NO, BRUNO, NO!

I’ve been looking forward to seeing BRUNO for over a year now, ever since I heard what Sacha Baron Cohen’s follow-up to BORAT was going to be. Having first become a fan of Cohen’s back when HBO aired his British comedy show, DA ALI G SHOW, I was well-acquainted with his three main characters – ALI G – a clueless white rapper who often interviewed unsuspecting politicians and religious leaders, BORAT – the journalist from Kazakhstan who just about everybody knows now that he starred in his own film a couple of years ago, and BRUNO, the gay fashion reporter from Austria whose speciality is making homophobic people very umcomfortable.

While Cohen has been famous in America for a few years now, he was huge in Britain before we’d even heard of him, so much so that his character Ali G got his own movie ALI G IN DA HOUSE back in 2002. You can catch it now on late-night cable, and it’s pretty bad. Instead of focusing on what made the character so funny – having him interact with real people – the ALI G movie instead gave us a fictionalized account of Ali G’s every day life, his friends and his family, and while there are a few funny moments, it’s mostly an elongated sitcom.

BORAT (2006), by comparison, got the concept right. Like the TV show, the movie’s strength was the reactions of real people as they come into the orbit of the very convincing Borat. Cohen totally stays in character throughout  (it’s rumored he even went so far as to not shower during filming) and we get to see real people let their guard down around a character who they believe is a complete idiot.

So what about BRUNO? The concept seems like a home run. Another hilarious character from DA ALI G SHOW, Bruno was funny as hell in the bits he appeared in. And once again we have Cohen teamed with  director Larry Charles who directed BORAT. And we have more unsuspecting real people in the mix.

But for some reason, BRUNO just isn’t all that funny.

If BORAT was five-star comedy gold, then BRUNO is a 2-star disappointment (okay, maybe two and a half tops). Let’s look at some reasons why:

1)      We’ve already seen the best scenes – like most trailers, the BRUNO trailer gives away just about every truly funny scene in the movie. If you’ve seen the trailer a few times  and you go to see the movie, you’re not going to get much in the way of surprises, and you’re not going to laugh all that hard at scenes you’ve already laughed at a dozen times.

2)      The thrill is gone. With BORAT, nobody had any idea what was going on. Cohen was able to catch people totally with their guards down. Now, in BRUNO, everybody seems on edge and suspicious. And,  during one particularly uncomfortable scene where Bruno hits on politican Ron Paul, the whole set-up seemed very creepy. Another scene, where Bruno goes hunting with some rednecks, also seems painfully tedious, because it’s obvious the guys are aware of what’s going on, and they just sit there, hoping for it to be over. Although there is one scene involving the hunters, and Cohen running around nude, that is a hilarious high point.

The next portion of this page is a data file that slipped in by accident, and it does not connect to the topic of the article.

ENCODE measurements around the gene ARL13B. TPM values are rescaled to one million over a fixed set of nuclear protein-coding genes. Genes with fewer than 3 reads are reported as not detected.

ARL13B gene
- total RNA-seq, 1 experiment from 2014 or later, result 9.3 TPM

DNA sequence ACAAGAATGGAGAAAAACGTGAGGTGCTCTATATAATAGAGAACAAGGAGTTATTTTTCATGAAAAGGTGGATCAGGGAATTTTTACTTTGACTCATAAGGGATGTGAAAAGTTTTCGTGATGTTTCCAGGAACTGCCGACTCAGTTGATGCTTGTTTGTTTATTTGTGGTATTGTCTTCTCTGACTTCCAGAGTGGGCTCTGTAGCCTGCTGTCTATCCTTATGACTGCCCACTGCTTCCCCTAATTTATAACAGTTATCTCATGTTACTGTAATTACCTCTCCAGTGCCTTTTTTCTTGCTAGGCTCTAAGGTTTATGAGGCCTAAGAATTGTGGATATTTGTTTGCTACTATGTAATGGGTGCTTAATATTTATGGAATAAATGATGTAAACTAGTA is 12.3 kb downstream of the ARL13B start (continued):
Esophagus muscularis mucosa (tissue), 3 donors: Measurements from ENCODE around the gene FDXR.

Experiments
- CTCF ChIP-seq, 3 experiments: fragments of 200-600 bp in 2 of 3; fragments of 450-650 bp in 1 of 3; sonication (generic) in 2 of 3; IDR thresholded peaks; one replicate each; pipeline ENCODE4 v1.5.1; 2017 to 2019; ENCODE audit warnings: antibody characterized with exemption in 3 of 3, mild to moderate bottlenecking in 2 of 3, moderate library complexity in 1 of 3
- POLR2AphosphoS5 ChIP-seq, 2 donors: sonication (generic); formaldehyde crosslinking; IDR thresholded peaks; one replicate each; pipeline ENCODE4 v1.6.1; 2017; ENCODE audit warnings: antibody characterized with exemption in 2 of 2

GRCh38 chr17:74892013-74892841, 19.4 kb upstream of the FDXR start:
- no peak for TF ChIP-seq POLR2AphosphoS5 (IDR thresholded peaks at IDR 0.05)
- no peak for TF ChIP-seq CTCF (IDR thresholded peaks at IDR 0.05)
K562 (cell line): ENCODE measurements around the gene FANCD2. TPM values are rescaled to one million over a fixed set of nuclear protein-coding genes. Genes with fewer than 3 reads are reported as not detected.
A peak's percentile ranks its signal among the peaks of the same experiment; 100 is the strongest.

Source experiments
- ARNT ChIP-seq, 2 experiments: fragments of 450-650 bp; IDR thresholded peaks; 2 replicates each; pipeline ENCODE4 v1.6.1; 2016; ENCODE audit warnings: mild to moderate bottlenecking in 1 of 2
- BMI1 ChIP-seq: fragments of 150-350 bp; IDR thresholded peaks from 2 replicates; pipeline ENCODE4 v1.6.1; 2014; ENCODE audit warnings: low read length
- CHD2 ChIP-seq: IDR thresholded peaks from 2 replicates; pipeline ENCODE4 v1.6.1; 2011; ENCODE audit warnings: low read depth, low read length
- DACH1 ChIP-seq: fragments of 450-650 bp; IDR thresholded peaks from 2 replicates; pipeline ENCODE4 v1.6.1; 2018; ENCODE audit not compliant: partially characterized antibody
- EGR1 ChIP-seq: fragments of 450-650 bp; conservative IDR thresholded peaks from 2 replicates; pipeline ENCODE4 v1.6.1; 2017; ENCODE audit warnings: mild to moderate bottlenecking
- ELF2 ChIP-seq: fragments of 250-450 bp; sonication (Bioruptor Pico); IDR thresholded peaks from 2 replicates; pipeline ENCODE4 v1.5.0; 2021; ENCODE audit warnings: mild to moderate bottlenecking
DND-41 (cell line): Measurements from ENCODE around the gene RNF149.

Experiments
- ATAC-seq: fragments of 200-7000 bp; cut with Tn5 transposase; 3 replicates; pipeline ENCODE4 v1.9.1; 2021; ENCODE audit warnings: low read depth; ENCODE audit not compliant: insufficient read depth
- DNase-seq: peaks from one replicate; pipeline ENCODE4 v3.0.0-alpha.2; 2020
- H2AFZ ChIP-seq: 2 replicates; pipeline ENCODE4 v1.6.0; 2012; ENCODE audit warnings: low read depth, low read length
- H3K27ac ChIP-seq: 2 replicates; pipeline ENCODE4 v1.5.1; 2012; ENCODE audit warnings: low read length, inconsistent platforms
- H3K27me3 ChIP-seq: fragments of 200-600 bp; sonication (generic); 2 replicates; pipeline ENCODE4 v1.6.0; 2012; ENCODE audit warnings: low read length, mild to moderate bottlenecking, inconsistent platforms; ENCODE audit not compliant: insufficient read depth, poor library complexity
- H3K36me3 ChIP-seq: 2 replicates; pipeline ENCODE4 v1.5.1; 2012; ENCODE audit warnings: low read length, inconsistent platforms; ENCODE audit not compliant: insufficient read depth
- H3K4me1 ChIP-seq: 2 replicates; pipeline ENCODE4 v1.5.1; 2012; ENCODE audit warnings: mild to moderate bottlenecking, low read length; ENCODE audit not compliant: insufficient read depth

3)      Way, way too many staged scenes. There’s the intro where Bruno tells us about how he got fired from his show in Vienna. There is the incredibly fake talk show (with Richard Bey standing in for Jerry Springer). There are all of the scenes with his assistant, Lutz. There is just way too much fake stuff this time around, and that is when Cohen’s material at its weakest. Sure, there were some staged scenes in BORAT, too, but they didn’t seem so obvious, and they didn’t bring the movie to a grinding halt.

And a segment where Bruno adopts a black baby is funny, but you don’t believe for a minute that anyone buys into it as a real story.

I wanted to laugh non-stop. But the laughs were fewer and far between than I expected. And where I thought the movie might make some real strong satirical comments about homophobia, instead we just get the same old jokes over and over again.

One segment that was really funny, though, involved a focus group that watched Bruno’s TV pilot. The people in the room seemed real enough, and their reactions to his insane show (with lots of male nudity) were pretty hilarious. So yeah, there are some good parts. Just not enough of them.

I still think Cohen is a genius, but if, like me, you’re a big fan, I say you’re probably better off waiting for the DVD. BRUNO isn’t a total dud. There are a few very funny moments. But it’s not the masterpiece it should have been, either. Not by a long shot.

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